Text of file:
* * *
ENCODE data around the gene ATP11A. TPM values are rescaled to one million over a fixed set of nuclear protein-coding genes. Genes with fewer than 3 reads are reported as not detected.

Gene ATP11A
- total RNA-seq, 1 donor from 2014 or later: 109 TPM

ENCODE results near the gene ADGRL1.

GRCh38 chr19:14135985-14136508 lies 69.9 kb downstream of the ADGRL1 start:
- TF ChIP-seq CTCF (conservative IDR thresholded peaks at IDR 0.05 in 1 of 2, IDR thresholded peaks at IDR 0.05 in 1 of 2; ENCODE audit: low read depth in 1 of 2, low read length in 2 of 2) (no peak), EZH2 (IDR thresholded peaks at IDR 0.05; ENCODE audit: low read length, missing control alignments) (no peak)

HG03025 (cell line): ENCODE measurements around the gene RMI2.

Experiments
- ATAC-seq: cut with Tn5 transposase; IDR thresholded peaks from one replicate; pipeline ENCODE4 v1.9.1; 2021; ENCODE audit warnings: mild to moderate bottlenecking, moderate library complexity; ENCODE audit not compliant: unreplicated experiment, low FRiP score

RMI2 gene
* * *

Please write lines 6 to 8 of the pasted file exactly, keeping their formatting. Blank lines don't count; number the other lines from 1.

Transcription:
- TF ChIP-seq CTCF (conservative IDR thresholded peaks at IDR 0.05 in 1 of 2, IDR thresholded peaks at IDR 0.05 in 1 of 2; ENCODE audit: low read depth in 1 of 2, low read length in 2 of 2) (no peak), EZH2 (IDR thresholded peaks at IDR 0.05; ENCODE audit: low read length, missing control alignments) (no peak)

HG03025 (cell line): ENCODE measurements around the gene RMI2.

Experiments